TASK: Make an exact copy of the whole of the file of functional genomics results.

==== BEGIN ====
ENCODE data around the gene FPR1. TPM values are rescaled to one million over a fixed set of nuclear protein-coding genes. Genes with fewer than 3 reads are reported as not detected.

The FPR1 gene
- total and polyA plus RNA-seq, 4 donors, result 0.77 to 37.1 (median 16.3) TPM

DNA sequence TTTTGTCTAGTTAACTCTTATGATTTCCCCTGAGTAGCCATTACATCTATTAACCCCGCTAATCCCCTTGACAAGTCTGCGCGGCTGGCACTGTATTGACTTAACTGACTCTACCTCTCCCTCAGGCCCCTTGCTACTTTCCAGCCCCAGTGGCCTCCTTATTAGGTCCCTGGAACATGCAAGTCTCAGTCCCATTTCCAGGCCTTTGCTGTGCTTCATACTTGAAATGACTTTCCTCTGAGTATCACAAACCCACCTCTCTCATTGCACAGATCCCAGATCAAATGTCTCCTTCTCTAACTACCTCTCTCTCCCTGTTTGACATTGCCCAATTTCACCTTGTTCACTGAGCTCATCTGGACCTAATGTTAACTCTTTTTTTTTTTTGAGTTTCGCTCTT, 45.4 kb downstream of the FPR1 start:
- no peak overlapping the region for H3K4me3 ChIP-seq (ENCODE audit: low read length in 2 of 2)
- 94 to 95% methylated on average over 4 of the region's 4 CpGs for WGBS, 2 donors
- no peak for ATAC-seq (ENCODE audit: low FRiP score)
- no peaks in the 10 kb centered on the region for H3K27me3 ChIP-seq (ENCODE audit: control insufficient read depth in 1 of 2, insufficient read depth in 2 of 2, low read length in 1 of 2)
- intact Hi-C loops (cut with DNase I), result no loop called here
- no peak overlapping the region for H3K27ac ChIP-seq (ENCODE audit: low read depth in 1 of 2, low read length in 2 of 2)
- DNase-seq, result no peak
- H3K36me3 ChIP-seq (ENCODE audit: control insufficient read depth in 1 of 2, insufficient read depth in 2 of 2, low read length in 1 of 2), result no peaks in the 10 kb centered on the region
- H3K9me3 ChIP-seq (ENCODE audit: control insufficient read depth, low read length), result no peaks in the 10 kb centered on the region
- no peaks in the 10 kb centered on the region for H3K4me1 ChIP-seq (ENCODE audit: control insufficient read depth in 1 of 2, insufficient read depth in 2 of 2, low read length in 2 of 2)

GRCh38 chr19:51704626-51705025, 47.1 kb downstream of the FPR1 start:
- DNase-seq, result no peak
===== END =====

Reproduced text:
ENCODE data around the gene FPR1. TPM values are rescaled to one million over a fixed set of nuclear protein-coding genes. Genes with fewer than 3 reads are reported as not detected.

The FPR1 gene
- total and polyA plus RNA-seq, 4 donors, result 0.77 to 37.1 (median 16.3) TPM

DNA sequence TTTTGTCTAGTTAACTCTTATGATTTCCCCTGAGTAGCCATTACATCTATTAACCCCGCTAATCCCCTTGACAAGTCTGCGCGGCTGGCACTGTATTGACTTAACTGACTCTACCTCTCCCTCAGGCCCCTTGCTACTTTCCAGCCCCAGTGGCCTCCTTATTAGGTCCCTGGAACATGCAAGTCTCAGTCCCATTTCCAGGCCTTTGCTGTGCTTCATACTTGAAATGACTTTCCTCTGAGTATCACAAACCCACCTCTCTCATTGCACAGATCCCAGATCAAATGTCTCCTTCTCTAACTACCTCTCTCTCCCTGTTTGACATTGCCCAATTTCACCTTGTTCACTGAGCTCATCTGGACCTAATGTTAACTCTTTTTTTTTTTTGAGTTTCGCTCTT, 45.4 kb downstream of the FPR1 start:
- no peak overlapping the region for H3K4me3 ChIP-seq (ENCODE audit: low read length in 2 of 2)
- 94 to 95% methylated on average over 4 of the region's 4 CpGs for WGBS, 2 donors
- no peak for ATAC-seq (ENCODE audit: low FRiP score)
- no peaks in the 10 kb centered on the region for H3K27me3 ChIP-seq (ENCODE audit: control insufficient read depth in 1 of 2, insufficient read depth in 2 of 2, low read length in 1 of 2)
- intact Hi-C loops (cut with DNase I), result no loop called here
- no peak overlapping the region for H3K27ac ChIP-seq (ENCODE audit: low read depth in 1 of 2, low read length in 2 of 2)
- DNase-seq, result no peak
- H3K36me3 ChIP-seq (ENCODE audit: control insufficient read depth in 1 of 2, insufficient read depth in 2 of 2, low read length in 1 of 2), result no peaks in the 10 kb centered on the region
- H3K9me3 ChIP-seq (ENCODE audit: control insufficient read depth, low read length), result no peaks in the 10 kb centered on the region
- no peaks in the 10 kb centered on the region for H3K4me1 ChIP-seq (ENCODE audit: control insufficient read depth in 1 of 2, insufficient read depth in 2 of 2, low read length in 2 of 2)

GRCh38 chr19:51704626-51705025, 47.1 kb downstream of the FPR1 start:
- DNase-seq, result no peak